To be sure, the banks that shareholders have accused of helping Enron to misrepresent its financial health — through the creation of fraudulent special-purpose entities, among other schemes — have paid for their relationship with the collapsed company. As of February, the SEC has collected $440 million from settlements and enforcement actions against individuals and business partners (including some banks) that it accused of participating in Enron’s fraudulent activities. The SEC has not yet announced a distribution plan for the funds.
As for the shareholder lawsuits, three banks have settled, bringing the total dollar figure of settlements for Enron investors so far to $7.3 billion, according to Lerach, who believes his clients are owed more than $40 billion in damages. (Citigroup settled for $2 billion, J.P. Morgan Chase for $2.2 billion, and Canadian Imperial Bank of Commerce for $2.4 billion.) The shareholders’ case against Deutsche Bank was dismissed on appeal, and a separate case against Royal Bank of Canada, Royal Bank of Scotland, and Toronto Dominion has yet to progress to the same stage as the other banks. That case could similarly be affected by StoneRidge, say securities-law attorneys.
Recent Milestones in Determining Scheme Liability for Securities Fraud
• 1994: In Central Bank of Denver v. First Interstate Bank of Denver, the Supreme Court rules that parties that aided and abetted securities fraud are not directly liable for violating Rule 10(b). Only primary violators can be considered liable.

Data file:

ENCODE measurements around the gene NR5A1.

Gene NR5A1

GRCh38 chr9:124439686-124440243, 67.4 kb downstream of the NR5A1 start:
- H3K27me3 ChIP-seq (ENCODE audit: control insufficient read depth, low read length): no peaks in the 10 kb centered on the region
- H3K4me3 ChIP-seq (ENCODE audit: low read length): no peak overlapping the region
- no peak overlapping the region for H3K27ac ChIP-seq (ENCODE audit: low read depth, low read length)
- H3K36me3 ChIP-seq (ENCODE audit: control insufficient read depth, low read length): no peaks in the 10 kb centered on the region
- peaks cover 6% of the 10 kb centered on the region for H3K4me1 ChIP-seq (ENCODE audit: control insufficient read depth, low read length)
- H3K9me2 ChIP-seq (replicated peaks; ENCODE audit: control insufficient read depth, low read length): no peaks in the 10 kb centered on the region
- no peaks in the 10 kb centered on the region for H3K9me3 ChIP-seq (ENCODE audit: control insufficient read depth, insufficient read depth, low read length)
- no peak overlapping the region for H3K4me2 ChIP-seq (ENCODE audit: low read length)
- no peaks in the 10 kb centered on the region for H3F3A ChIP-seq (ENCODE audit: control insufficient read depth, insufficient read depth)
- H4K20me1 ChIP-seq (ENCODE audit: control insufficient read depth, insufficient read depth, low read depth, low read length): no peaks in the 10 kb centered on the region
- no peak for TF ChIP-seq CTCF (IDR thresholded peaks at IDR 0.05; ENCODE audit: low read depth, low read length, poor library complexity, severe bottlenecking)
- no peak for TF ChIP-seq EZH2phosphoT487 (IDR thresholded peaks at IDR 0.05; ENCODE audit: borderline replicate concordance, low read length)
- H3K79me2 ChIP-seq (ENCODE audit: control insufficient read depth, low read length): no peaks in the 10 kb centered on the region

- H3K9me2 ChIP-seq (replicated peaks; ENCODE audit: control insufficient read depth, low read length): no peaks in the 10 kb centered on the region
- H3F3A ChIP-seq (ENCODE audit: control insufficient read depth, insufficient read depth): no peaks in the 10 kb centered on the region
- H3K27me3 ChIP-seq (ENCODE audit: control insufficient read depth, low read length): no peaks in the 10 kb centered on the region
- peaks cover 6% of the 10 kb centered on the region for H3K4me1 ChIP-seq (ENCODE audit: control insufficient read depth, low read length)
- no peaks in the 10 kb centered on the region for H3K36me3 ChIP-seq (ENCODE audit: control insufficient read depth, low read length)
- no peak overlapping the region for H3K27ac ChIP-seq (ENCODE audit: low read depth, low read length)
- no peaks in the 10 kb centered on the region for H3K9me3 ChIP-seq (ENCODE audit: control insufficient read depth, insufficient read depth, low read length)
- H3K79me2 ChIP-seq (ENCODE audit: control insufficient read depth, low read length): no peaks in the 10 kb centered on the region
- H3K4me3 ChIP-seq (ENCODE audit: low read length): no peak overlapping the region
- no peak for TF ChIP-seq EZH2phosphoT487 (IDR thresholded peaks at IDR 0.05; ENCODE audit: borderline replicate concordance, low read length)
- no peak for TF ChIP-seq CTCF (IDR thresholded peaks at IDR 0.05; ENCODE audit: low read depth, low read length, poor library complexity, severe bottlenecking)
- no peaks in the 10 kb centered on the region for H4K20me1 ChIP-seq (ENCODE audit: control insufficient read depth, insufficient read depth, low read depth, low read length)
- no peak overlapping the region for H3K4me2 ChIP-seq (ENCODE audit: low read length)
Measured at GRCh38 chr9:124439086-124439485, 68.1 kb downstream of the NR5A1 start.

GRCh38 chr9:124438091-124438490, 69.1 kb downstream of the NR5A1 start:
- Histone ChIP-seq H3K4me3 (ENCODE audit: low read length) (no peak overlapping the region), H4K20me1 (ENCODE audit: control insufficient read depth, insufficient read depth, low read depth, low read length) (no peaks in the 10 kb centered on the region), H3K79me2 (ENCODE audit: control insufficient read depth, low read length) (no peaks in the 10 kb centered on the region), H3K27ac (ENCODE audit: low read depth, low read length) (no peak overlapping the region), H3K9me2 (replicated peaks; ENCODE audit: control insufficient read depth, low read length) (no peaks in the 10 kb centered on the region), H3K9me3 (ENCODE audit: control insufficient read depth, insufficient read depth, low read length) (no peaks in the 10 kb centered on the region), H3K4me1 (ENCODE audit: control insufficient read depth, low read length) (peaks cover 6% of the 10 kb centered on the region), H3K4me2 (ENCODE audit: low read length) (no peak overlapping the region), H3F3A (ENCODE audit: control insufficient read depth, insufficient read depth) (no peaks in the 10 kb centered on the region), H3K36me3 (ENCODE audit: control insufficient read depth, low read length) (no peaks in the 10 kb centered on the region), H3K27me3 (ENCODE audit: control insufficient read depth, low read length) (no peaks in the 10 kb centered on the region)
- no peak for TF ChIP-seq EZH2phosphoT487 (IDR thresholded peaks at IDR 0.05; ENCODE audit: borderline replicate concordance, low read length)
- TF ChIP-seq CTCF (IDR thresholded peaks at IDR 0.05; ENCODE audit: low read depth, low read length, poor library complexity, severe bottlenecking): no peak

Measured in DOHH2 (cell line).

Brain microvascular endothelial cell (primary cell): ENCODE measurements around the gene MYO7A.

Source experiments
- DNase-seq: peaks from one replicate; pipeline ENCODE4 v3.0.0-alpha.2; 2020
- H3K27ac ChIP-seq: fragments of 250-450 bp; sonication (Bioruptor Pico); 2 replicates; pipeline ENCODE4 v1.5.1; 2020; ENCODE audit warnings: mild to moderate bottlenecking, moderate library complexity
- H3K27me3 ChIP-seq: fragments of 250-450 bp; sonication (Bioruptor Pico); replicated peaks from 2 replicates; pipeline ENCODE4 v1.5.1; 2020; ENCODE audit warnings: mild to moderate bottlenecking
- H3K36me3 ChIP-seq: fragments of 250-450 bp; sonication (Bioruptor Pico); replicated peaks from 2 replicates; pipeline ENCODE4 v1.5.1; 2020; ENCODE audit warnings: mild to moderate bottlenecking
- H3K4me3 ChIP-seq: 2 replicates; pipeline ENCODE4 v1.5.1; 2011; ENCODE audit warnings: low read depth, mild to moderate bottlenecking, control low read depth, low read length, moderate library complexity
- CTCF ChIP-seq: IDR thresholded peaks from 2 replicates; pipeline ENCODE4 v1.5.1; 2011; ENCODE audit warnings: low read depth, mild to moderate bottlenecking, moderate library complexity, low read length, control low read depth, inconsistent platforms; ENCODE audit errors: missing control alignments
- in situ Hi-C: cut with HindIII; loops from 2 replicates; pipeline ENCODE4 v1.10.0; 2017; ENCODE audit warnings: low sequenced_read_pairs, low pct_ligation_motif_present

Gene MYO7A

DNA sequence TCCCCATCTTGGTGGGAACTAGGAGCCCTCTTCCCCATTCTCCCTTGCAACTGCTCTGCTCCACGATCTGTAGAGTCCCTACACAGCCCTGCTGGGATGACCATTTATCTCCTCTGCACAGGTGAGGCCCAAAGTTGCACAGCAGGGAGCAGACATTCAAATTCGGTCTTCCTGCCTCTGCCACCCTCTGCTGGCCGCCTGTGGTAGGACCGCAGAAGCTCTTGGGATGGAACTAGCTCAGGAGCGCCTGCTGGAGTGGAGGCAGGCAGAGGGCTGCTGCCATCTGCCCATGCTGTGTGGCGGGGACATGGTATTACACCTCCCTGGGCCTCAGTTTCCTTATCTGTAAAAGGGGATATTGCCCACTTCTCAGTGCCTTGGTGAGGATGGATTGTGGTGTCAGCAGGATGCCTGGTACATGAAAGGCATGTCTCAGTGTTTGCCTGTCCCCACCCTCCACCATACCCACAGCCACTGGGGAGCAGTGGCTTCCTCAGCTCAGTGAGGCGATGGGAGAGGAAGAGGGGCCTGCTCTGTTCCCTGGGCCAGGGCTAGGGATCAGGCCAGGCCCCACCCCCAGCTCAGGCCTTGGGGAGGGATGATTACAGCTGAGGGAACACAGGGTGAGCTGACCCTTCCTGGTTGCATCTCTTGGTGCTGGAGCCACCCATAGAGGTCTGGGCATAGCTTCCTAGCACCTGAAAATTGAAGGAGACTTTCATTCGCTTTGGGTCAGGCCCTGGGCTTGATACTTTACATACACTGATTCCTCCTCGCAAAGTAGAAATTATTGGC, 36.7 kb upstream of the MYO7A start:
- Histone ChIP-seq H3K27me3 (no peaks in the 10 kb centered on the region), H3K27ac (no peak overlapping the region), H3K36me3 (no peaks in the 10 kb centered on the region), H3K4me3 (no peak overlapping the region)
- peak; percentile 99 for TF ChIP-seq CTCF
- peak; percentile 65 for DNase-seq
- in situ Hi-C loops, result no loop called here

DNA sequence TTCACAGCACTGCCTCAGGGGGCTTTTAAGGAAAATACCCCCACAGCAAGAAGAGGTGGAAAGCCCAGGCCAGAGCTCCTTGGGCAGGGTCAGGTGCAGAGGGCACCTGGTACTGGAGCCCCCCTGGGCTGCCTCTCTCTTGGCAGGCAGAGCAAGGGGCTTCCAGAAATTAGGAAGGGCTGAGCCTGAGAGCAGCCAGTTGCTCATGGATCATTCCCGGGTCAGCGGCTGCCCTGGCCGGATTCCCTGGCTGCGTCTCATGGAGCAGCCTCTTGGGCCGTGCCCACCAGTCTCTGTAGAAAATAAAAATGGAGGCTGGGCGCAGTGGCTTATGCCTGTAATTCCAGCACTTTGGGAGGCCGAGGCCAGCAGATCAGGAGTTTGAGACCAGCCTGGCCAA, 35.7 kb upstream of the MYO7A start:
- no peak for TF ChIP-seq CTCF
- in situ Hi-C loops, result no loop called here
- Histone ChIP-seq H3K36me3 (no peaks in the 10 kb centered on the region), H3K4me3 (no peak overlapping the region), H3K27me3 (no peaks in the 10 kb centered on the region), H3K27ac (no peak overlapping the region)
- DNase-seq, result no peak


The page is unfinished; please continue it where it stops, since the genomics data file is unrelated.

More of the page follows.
• 1995: Congress overrides President Clinton’s veto to pass the Private Securities Litigation Act to limit frivolous lawsuits involving securities laws.
• 2004: In an amicus brief, the SEC gives the following test for Simpson v. AOL, a lawsuit presented by Homestore shareholders: “Any person who directly or indirectly engages in a manipulative or deceptive act as part of a scheme to defraud can be a primary violator … any person who provides assistance to other participants in a scheme but does not himself engage in a manipulative or deceptive act can only be an aider and abettor.”
• 2005: Citigroup, Canadian Imperial Bank of Commerce, and J.P. Morgan Chase settle class-action lawsuits related to Enron fraud.
• April 11, 2006: Eighth U.S. Circuit Court of Appeals dismisses Charter Communications shareholders’ claims against Motorola and Scientific-Atlanta. If the courts impose liability for securities fraud on secondary actors that knew, or should have known, about their business partners’ fraudulent activities (but were not involved in related securities matters themselves), they would “introduce potentially far-reaching duties and uncertainties for those engaged in day-to-day business dealings.”
• June 30, 2006: In Simpson v. AOL, Ninth U.S. Circuit Court of Appeals defines the scope of primary liability under “scheme to defraud” 10(b), saying “the defendant must have engaged in conduct that had the principal purpose and effect of creating a false appearance of fact in furtherance of a scheme.”
• March 19, 2007: Fifth U.S. Circuit Court of Appeals reverses the class certification for three lawsuits against Merrill Lynch, Barclays, and Credit Suisse for their involvement in Enron’s fraud.
• June 11, 2007: The deadline for the U.S. solicitor general to submit the government’s (such as the SEC’s) view on scheme liability in the Charter case.
• October 2007: The earliest the Supreme Court will hear arguments in the Charter case. — S.J.